• Exhale and repeat silently: “My mind is clear.”
  • Inhale and repeat silently: “My spirit is filled with power, love and wisdom.”
  • Exhale and repeat silently: “All in equal measure.”
  • Breathe and feel the intention fill your entire being.

3. Lotus flower meditation

The lotus flower has long been a symbol of perfection, purity and simplicity. While the lotus blossom represents perfection and purity, its roots remain firmly grounded in the mud. The lotus flower reminds us that while we may strive for higher awareness from above, we can’t forget our vital physical connection to the earth below.

  • Breathe deeply as you envision the glorious thousand-petal lotus blossom.
  • Inhale and imagine the lotus blossom growing in your heart centre, the bridge between the three lower physical energy chakras and the three higher spiritual chakras.
  • Exhale and acknowledge the connection between your physical body and cosmic consciousness.
  • Breathe deeply and with each exhalation allow the lotus flower to continue unfolding.
  • Go deeply within and gaze at the beautiful open flower. Note that a gift—an image, an insight, a message or a vision—awaits you.
  • Ask yourself: “What gift does the lotus flower hold for me?”
  • Continue breathing, focusing on the precious gift that the lotus flower of your heart has brought you. What use will you make of this gift?
  • Put the gift in a safe place within, aware that it will remain there for whenever you need its special qualities.

4. Om meditation

If you have never chanted before and feel self-conscious, start by repeating “Om” silently at first; as you feel more comfortable, begin chanting aloud, gradually increasing the volume. The sound of Om is composed of four parts: ah [corresponds to the waking state]; oh [corresponds to the dreaming state]; mmm [corresponds to the deep sleeping state]; and silence [represents ultimate reality].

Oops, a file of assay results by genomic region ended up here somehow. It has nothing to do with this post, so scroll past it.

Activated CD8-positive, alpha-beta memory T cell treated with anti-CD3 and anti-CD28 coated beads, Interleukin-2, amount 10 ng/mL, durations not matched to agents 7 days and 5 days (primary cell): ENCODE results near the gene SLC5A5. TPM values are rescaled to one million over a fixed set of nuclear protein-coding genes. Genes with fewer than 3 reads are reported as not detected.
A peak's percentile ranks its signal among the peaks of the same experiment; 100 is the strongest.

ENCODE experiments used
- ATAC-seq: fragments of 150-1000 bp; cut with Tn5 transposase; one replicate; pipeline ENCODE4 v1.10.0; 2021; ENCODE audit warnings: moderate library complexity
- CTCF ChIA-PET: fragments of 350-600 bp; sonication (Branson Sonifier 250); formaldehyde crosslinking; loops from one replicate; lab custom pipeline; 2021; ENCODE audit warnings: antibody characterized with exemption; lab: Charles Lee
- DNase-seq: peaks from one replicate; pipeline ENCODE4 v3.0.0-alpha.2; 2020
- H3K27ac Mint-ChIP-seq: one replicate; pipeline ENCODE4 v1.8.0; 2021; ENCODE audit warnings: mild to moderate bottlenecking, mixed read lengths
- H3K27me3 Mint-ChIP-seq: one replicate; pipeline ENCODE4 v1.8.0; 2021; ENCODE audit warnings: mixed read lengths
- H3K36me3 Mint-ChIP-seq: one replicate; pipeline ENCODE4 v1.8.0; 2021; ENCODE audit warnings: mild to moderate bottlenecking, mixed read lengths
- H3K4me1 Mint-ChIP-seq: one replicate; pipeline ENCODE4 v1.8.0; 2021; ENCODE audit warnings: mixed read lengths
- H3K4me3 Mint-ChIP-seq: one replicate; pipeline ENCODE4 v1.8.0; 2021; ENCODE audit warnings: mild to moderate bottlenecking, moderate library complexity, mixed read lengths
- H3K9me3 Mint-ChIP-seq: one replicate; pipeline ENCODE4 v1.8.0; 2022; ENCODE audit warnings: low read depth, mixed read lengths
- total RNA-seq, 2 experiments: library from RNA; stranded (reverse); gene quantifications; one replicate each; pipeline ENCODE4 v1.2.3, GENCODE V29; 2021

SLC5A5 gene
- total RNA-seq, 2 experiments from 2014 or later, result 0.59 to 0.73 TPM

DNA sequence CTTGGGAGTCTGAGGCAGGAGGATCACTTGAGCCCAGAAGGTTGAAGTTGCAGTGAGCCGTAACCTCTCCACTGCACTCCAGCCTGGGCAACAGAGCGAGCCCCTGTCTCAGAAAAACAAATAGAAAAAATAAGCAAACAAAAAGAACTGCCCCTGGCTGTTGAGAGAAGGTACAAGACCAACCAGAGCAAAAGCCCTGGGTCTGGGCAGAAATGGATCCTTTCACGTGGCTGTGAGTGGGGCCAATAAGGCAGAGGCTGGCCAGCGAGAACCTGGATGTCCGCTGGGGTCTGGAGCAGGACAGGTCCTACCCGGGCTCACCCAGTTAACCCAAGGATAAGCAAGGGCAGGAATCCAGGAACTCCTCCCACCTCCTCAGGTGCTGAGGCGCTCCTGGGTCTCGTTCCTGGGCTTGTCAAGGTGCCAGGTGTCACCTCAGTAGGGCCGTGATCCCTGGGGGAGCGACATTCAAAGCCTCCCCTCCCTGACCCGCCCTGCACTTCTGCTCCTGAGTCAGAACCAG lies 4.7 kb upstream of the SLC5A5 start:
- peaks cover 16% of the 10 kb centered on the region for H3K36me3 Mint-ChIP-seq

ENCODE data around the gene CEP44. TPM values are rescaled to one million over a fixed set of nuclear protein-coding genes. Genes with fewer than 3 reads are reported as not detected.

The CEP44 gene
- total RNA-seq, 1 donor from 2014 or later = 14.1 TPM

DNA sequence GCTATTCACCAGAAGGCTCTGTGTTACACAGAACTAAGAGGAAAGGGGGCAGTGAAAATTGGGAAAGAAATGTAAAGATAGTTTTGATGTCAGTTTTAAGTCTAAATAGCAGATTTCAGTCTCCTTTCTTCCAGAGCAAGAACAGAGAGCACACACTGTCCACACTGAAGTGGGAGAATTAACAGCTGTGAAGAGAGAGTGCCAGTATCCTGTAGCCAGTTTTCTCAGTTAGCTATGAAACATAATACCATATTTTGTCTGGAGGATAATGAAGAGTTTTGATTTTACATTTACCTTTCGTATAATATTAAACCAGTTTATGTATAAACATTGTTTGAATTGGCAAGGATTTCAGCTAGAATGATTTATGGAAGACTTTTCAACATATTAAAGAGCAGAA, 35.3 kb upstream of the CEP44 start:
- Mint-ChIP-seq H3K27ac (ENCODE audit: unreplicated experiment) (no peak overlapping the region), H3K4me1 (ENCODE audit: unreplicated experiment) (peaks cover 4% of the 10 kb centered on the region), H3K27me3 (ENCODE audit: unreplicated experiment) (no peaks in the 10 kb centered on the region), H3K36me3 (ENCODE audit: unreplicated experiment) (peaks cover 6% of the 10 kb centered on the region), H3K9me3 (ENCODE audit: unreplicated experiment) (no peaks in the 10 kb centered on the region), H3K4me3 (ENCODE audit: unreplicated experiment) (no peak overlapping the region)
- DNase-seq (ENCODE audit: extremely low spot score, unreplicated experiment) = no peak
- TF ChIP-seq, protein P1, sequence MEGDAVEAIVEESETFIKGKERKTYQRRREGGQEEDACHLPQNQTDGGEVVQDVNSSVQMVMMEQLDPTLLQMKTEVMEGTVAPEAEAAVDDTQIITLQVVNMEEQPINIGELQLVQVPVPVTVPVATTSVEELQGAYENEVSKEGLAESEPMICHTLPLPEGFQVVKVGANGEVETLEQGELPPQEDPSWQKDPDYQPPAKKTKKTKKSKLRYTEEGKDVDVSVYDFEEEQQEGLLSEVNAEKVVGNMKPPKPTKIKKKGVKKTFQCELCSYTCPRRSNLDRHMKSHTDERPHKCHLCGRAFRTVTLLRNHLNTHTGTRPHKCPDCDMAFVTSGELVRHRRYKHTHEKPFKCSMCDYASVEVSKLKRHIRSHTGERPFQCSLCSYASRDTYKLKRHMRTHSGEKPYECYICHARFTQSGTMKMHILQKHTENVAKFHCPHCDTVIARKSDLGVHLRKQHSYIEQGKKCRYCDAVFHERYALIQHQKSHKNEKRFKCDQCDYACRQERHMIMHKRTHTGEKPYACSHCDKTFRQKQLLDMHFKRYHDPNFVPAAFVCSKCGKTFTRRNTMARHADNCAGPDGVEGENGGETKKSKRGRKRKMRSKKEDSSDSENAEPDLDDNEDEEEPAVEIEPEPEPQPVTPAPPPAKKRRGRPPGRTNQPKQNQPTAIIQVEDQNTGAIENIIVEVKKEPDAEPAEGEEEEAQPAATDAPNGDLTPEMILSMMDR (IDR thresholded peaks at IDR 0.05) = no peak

• Inhale deeply. On an exhalation begin chanting the sound of Om. Remember the four parts: ah/oh/mmm/silence
  • Pause. Inhale deeply.
  • Chant for two more rounds. Increase the volume with each round.
  • When you have completed chanting, return your breath to normal and repeat silently: “My spirit overflows with luminous energy.”

5. Resting meditation

  • Breathe deeply a few times.
  • Allow who you truly are to be revealed by silently saying: “I am.”
  • Allow these words to help you focus your awareness.
  • Repeat as often as you wish.

6. Walking meditation

You may wish to do this meditation outdoors or in a spacious room. Stand with your spine comfortably extended. Your gaze is focussed on a spot in front of you. Arms may be by your sides or in front of the heart centre in prayer position. In addition to all the other benefits of meditation, walking meditation also increases circulation in the legs and feet and counteracts the effects of too much sitting.

  • Breathe deeply.
  • Begin walking by raising your right foot as you inhale. Exhale as you place the foot down in front of you.
  • Inhale and raise your left foot. Exhale and place it down in front of you.
  • Take each step slowly and deliberately. Be aware of how you raise your leg. Pay attention to any sensations as you lift and lower each leg.
  • Maintain your focus and awareness. Nothing else matters, only lifting your foot and placing it back onto the ground.
  • Concentrate on each step and the rhythm of your breath.
  • Take a step and repeat silently: “I have no destination.”
  • Take the next step and repeat silently: “This is all about the journey.”
  • Continue until your journey feels complete.

This article first appeared in the September 2015 issue of Complete Wellbeing.